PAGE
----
December 22, 2014 at 10:11 AM
December 22, 2014 at 6:52 AM
So maybe you thought everyone sort of knew how Marshaw Lynch did his mandatory post-game interviews these days and it had become old news.
If so, you thought wrong.
Lynch's latest twist on managing a requirement of the job that he abhors came last night when he answered "thanks for asking'' or some variation there of, to eight questions in about 40 seconds.
This follows a games where he has said "yeah'' or "no'' to every question, basically trying to discourage the media from bothering.
Maybe it was the attention paid to the game or the manner in which Lynch handled this one, but the social media reaction has gone off the charts (here's Big Lead's take, to name one).
This almost seems counterintuitive --- with each week that Lynch makes it clear he doesn't like the process, the more attention seems to be paid to it.
Whatever the case, with the Seahawks looking primed for another Super Bowl run, expect this to remain a subplot that at times seems to be threatening to overshadow the real thing.
Here are a few more Monday Musings:
- If the season ended today, Seattle would have the No. 1 seed and a bye in the first round, waiting to play either Green Bay, Arizona or Carolina in the divisional round in Seattle the week of Jan. 10-11. Seattle has to win --- or Arizona lose --- for Seattle to clinch the NFC West. And if Seattle wins, all that can prevent not getting the No. 1 seed in the playoffs is a Detroit-Green Bay tie and a Dallas win, creating a two-way tie with the Cowboys. Otherwise, the No. 1 seed is Seattle's.
- Here's the full playoff picture from NFL.com. And as you can see, all that's left to settle in the NFC is seedings and the winner of the NFC South --- whoever wins the Atlanta-Carolina game.
- The Seahawks are now leading the NFL in yards allowed (268.6 per game) and points at 16.5. Seattle also remains first in passing yards allowed at 184.5 and is third in rushing at 84.1. I'll have to do some research to find how often a team has finished that high in all of those categories. But it speaks to the overall strength of Seattle's defense that the Seahawks are so strong in all of those categories. In something we'll explore later, you also wonder if that hurts the individual players get recognition because nobody really has to put up huge numbers. I'd think at least five Seattle defenders deserve Pro Bowl recognition --- Michael Bennett, Bobby Wagner, Kam Chancellor, Earl Thomas and Richard Sherman. You could probably also make a case for Cliff Avril. But as the likes of Bennett often note, Seattle's defenders don't necessarily have the most gaudy of stats. Guess we'll find out Tuesday when the Pro Bowl team is announced.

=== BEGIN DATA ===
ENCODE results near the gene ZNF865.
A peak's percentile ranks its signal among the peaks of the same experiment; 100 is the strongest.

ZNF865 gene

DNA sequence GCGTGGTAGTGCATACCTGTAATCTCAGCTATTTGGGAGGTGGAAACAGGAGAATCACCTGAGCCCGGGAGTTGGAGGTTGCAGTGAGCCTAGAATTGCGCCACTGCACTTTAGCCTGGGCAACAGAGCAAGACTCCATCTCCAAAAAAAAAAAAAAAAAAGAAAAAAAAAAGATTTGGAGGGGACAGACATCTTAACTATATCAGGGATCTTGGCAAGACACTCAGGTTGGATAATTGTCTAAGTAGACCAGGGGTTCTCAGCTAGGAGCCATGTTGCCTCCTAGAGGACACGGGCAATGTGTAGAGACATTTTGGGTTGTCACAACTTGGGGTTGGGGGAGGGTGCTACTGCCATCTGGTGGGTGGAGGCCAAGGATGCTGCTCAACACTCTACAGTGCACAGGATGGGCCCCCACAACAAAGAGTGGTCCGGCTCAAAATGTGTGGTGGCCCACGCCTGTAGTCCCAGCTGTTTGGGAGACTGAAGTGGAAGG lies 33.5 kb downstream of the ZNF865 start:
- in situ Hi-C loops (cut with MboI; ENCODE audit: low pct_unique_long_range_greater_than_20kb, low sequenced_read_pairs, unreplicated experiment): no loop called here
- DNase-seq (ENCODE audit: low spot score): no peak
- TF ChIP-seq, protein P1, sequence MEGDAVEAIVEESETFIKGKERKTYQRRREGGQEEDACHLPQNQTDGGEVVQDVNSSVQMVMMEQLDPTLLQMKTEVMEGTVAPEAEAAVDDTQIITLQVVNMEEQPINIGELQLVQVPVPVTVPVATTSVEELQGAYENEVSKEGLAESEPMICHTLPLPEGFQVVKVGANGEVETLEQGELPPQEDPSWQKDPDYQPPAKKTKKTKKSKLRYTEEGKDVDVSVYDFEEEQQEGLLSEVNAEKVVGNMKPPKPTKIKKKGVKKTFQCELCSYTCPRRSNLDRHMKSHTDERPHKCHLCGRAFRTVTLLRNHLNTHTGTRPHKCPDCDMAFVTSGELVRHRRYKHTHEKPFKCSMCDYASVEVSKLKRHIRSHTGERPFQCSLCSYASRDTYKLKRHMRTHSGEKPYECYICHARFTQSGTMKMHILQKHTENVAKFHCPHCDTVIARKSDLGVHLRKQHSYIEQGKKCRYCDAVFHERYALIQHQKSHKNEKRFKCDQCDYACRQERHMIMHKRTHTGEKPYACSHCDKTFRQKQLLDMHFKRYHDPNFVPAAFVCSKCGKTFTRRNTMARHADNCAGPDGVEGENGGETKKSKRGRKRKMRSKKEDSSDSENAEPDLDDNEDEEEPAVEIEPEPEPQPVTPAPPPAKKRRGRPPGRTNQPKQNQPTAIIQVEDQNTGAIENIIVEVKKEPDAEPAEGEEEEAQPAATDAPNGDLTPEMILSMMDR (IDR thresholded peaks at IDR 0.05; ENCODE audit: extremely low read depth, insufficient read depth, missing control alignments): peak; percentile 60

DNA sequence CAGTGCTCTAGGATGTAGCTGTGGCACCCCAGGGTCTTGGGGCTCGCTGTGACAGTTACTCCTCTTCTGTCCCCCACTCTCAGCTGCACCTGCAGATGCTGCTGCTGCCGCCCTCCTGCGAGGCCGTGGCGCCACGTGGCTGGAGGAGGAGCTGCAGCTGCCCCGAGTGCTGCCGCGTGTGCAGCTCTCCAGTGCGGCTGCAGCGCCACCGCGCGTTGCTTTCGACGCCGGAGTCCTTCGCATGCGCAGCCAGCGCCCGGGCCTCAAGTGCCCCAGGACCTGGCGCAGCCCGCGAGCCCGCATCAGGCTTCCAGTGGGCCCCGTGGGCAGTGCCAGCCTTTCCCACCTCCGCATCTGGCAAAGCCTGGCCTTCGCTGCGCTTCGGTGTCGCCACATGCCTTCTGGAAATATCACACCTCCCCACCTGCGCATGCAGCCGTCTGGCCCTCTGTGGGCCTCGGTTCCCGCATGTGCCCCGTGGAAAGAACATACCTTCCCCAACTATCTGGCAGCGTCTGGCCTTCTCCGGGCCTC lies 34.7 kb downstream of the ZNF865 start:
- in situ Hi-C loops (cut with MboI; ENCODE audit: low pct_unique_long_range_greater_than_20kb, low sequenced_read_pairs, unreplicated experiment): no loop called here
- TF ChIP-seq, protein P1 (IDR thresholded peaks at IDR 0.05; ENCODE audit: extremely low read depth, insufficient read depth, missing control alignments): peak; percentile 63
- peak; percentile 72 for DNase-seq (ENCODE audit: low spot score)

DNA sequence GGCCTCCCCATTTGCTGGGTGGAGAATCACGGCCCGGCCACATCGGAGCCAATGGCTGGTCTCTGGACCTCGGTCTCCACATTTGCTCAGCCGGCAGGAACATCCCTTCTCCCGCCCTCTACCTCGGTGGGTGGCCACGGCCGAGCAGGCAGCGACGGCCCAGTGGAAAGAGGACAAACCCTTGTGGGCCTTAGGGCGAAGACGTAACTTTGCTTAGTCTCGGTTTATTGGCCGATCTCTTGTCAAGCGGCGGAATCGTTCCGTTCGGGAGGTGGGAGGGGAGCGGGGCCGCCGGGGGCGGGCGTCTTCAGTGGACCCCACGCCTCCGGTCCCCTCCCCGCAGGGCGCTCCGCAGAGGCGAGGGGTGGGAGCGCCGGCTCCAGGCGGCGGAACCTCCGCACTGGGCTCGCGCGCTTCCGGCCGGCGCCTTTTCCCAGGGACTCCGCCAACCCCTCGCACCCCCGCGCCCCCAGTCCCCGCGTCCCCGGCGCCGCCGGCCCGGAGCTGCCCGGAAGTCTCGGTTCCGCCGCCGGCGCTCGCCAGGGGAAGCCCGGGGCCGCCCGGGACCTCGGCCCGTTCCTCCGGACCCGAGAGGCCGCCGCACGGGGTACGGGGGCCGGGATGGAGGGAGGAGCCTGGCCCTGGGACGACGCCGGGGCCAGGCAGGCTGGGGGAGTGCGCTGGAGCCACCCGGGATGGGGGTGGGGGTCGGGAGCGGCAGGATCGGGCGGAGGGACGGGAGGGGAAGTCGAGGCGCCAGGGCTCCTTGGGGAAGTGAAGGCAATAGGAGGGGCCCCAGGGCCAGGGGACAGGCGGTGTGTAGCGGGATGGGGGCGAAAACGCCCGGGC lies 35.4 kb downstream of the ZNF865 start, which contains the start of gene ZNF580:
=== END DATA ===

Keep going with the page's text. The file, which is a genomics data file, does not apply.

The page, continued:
- Speaking of Lynch, he's third in the NFL in rushing at 1,246.
- Worth noting again that Jeremy Lane played nickelback last night after three games when Byron Maxwell had handled those duties with Tharold Simon coming in to play on the outside. It'l be worth asking this week if that's a permanent move or remains game-to-game based on matchups or what. Or also worth watching on that front is the health of Simon, who hurt his shoulder in the final minute of the game.
- Speaking of injuries, Seattle again got through relatively unscathed, though the hamstring injury to Jermaine Kearse appears potentially troublesome. Chris Matthews also suffered a hamstring injury this week, so Seattle may have just five healthy receivers heading into the Rams game. Getting the first round bye would obviously help with some injuries of that sort.
December 22, 2014 at 12:19 AM
Here's all that Seattle coach Pete Carroll had to say after the win over Arizona
“Well, that’s about as much fun as you can have playing NFL football in the regular season. That was really an exciting night of football against a really good team, an extraordinary, tough defense. Our guys found a way to do all of the things that we had hoped to do and I don’t even know where to begin to praise these guys. First off, to not give up a touchdown tonight is an excellent job by the guys on defense; 49 yards rushing, or something like that. That’s a phenomenal night, and they wanted to run it. And to keep them out of the endzone, it was great stuff. A lot of guys played their tails off again. The thing I’m most proud of, we talked about it, what we did last week is nice and all, but can you do it again? To continue to play like this at this kind of level gives us real confidence going into the last football game with a chance to put a lot of this stuff at stake with the division and all, we can do it again. On the other side of the ball, you know, that’s a lot of yards against a really tough group and it happened with some extraordinary execution by a lot of guys. I think I should start up front. For Tom Cable to put that together with the guys he had playing, just a fantastic job with all of our guys. With James Carpenter banged up, Sweez (J.R. Sweezy) was banged up going into the week; Alvin Bailey plays his tail off and Patrick Lewis to get in there and play another game for us like that was just fantastic. Can’t forget (Justin) Britt either. It’s a great job by those guys. To rush for 260-some yards, that’s huge. Guys made catches. Luke (Willson) had a fantastic night. Showed you right away how fast he is on the 80-yarder. He had a great night all-in-all. And I thought Paul Richardson had a fantastic contribution tonight. Doug Baldwin did as well. Seven big catches. I’ve never , I don’t know, I haven’t seen it yet, but I’ve never seen a better run than Marshawn’s (Lynch) run tonight. It reminded me of OJ Simpson against Ohio State, I think, whatever the heck that was. Cutting back and finishing and all of that stuff. It was as good a run as I can ever remember seeing. It was so much fun to watch that. So, he contributed big. He was sick to start the game. He had some stomach issues and just couldn’t get well, so that’s why he didn’t play at the start. But then Russell (Wilson) was just ridiculous tonight. He was so good tonight in so many ways. All of the yards and all of the conversions on third down, the fantastic big throws he made, the plays to get out of trouble so that he could make a big play. It’s just as good as you can get. We’re so lucky that he’s playing for us. And the beautiful run that he had to score a touchdown. It’s the combination of all of this that has happened with Marshawn and Russell, the guys up front. This attitude that we’re playing with, it gives us a chance to really have high hopes going into the last game. And we will try to crank it up all over again this time out. Again, personally, I couldn’t have had more fun. I had a freaking blast tonight. Not that that matters, but that’s as much fun as you can have.”